Excel Hints & Tips – Calculations on a filtered list

Auto filter is a wonderful thing isn’t it? 

With a few clicks of the mouse little dropdowns appear letting you filter your data in a myriad different ways.

Pic 1But what if you want to find out the total or average of your filtered data?  Unfortunately the SUM, AVERAGE, COUNT, COUNTA etc functions seem to let us down here.

Here’s my unfiltered data and the SUM function in action:

Pic 2

And here’s my filtered data:

Pic 3Notice anything different? No? Exactly!  We may want the SUM function to only sum the visible data but, as it was designed to do, it will sum ALL of the data, even the hidden rows.

So what’s the answer?  The SUBTOTAL function!

The subtotal function can, if we ask it nicely, ignore any values hidden by the autofilter.  It looks like this:

=SUBTOTAL(function_num,ref1,[ref2], . . . . ])

The function_num argument tells the subtotal function what sort of calculation you want it to do:

1 AVERAGE
2 COUNT
3 COUNTA
4 MAX
5 MIN
6 PRODUCT
7 STDEV
8 STDEVP
9 SUM
10 VAR
11 VARP

So here’s the same example as above using the subtotal function:

Pic 4Written by Darren Andrews, Happy Trainer


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10 responses to “Excel Hints & Tips – Calculations on a filtered list”

  1. Since the procedures did not work for me I copied the filtered data on Word and from there back to an Excel Sheet. The usual procedures can be applied and now hidden data interfere.

    1. Please correct my comment. It should be “no hidden data interfere”

  2. David Morris - Data Manager

    Darren – I want to thank you profusely for this hint. I am surprised you have not received more comments – perhaps because people wouldn’t think it was possible. I know someone who will be very pleased when I share this with him.

  3. thanks dude – that saved me a fair bit of cussing (and drinking) – appreciate it!

  4. This is a cool hint. Do you know how to get it to work with statistical functions like quartiles?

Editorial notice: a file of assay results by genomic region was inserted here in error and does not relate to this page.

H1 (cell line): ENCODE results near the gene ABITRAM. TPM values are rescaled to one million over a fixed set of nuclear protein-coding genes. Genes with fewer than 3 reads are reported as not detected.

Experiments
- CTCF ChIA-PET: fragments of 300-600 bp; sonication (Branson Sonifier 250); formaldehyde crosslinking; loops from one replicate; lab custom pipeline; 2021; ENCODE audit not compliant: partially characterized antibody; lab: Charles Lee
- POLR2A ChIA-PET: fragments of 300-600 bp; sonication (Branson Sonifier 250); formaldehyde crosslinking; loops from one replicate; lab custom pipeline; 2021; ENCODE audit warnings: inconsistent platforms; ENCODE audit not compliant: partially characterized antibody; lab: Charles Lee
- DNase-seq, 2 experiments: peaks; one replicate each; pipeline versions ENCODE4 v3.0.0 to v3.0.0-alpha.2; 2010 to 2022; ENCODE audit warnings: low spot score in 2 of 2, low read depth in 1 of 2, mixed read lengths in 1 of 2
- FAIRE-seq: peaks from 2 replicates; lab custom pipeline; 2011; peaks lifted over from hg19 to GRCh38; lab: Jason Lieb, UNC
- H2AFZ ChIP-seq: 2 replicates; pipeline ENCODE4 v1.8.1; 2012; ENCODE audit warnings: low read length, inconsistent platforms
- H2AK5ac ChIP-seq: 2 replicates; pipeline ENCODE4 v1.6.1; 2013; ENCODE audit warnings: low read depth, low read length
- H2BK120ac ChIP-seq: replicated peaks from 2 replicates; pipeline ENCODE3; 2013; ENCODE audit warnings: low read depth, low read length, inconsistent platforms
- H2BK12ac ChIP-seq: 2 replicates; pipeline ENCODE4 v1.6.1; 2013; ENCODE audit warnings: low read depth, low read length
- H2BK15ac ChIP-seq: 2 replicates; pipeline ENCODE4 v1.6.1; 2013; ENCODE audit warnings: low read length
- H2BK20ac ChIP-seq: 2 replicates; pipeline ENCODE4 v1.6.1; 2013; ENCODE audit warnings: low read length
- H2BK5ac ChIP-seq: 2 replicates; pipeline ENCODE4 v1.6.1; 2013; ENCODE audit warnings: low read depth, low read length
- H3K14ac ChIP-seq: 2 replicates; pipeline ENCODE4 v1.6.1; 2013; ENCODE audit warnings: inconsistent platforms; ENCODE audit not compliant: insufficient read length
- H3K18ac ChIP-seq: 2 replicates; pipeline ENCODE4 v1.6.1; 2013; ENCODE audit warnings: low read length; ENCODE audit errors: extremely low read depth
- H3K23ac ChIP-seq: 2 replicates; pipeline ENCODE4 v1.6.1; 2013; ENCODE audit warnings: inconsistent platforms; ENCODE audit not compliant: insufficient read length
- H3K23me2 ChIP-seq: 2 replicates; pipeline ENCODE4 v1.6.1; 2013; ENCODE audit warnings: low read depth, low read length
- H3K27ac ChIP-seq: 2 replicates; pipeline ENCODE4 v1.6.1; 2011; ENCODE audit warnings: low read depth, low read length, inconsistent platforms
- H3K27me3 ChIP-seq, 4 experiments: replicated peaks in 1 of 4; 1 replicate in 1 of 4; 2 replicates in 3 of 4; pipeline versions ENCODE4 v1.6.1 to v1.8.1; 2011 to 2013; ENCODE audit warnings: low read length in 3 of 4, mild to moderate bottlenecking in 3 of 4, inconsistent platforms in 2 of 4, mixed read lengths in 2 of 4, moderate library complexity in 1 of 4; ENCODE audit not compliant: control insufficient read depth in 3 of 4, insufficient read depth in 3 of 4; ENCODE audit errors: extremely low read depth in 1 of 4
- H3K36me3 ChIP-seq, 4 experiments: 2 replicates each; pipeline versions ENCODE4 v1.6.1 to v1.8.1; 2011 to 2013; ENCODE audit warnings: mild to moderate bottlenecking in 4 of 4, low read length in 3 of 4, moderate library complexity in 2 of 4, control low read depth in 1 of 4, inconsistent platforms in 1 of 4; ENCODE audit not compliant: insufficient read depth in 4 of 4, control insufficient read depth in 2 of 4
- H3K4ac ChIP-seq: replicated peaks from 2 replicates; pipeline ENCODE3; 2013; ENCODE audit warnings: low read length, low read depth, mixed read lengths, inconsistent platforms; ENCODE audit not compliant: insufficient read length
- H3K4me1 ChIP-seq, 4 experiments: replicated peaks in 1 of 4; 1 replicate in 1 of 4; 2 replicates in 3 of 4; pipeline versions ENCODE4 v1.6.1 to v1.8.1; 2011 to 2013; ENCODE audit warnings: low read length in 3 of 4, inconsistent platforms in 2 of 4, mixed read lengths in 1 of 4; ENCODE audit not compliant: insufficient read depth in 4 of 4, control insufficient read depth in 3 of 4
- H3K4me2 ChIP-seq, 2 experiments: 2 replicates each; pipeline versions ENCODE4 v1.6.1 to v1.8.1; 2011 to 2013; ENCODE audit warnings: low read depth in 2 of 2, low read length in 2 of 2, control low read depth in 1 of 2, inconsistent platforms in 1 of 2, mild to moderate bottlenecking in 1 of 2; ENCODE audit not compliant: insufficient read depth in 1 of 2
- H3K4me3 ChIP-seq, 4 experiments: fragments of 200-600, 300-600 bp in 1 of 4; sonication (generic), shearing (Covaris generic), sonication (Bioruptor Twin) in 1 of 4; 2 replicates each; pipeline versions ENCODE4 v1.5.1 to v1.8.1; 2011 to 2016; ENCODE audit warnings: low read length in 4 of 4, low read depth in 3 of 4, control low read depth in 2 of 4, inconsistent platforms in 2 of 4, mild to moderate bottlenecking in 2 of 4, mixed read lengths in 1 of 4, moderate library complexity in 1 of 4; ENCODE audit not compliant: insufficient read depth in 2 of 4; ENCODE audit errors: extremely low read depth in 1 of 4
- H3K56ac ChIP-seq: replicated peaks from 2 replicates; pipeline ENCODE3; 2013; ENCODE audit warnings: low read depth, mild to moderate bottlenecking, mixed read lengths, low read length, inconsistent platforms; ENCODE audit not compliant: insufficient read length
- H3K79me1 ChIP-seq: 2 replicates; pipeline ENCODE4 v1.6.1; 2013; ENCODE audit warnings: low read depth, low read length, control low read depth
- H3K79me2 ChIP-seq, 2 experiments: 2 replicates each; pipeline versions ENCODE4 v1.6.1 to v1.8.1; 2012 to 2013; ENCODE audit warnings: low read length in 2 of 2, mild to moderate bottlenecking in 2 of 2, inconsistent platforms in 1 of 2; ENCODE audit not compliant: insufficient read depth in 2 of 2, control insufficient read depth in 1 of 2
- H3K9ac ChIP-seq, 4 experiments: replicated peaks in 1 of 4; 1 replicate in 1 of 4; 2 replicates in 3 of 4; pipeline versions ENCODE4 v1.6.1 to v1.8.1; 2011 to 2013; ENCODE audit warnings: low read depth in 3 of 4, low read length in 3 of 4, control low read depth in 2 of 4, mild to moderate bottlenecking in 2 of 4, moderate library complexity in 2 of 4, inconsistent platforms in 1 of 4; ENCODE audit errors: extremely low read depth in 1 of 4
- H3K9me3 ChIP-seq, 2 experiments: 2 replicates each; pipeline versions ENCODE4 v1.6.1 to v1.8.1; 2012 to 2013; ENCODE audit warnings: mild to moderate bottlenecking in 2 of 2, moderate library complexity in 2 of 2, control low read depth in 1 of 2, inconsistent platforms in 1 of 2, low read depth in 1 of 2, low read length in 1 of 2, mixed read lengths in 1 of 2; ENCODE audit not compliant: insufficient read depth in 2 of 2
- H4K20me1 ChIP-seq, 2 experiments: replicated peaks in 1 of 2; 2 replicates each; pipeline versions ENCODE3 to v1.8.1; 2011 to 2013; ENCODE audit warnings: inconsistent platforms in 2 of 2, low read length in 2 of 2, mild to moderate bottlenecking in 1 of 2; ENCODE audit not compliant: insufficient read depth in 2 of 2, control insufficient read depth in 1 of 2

5. I want the filtered sum of a data set, but I don’t want the total reverting back once I unfilter. Is there a function or term that allows you to keep the filtered sum when I unfilter the data range?

    1. Hi Nunyah,

      Yes, there is.

      Simply by creating your data set into “Excel Table” where you will find “Format As Table” from the Home tab on the ribbon. Alternatively, select the whole data set within table by using keyboard shortcut, CTRL + A and select one of the “Format As Table” style and select “OK” from its dialog box. The data set is now formatted as “Excel Table”. Within its table, you will find contextual (additional) tab, “Design” tab under “Table Tools” next to “View” tab. Apply the checkbox (tick) next to “Total Row” under the group name “Table Style Options”. This will add the Total Row at the bottom of its table. Select a blank cell under which column you wish to calculate its formula. You will find SUM, AVERAGE, MAX, MIN functions etc. Now apply the filter as you wish, it calculates based on filtered option. Once you have applied the filtered option with its SUM calculation. You can now copy and paste as Values, by right clicking on the SUM function to copy and right click to the cell where you wish to paste using “Values 123”, usually the second icon on the left under Paste Options when right clicking. This will store its values after you unfilter the data range.

      🙂

      Best wishes,
      Claire

  6. hey this is very useful hint but doesn’t seem to work for me, I have a column of time for which i need to calculate min,max etc based on the months. Subtotal is giving me miscellaneous values.:(

    1. Hi Aish

      Thank you for your question. The reason you’re struggling to use the MIN and MAX functions on your dates is because of the “underlying” data that is a date. Dates in Excel are just serial numbers, for instance if you enter 34648 into a cell and format it as a date you can see when I got married. Because the MAX and MIN are statistical functions they are unable to identify the different “Parts” of the date serial number and just treat it as one big number.

      For many types of analysis it is necessary to separately identify months, years even days, to do this you may need to use some date functions. In the screen shots below I’ve used the MONTH function in column B:B and the year function in column C:C. With the month separated you should be able to calculate the MAX month.

      Best wishes

      Claire

  7. I needed to work with applying various formulas for filtered data, so this was a life-saver – just what I was looking for. Thank you!

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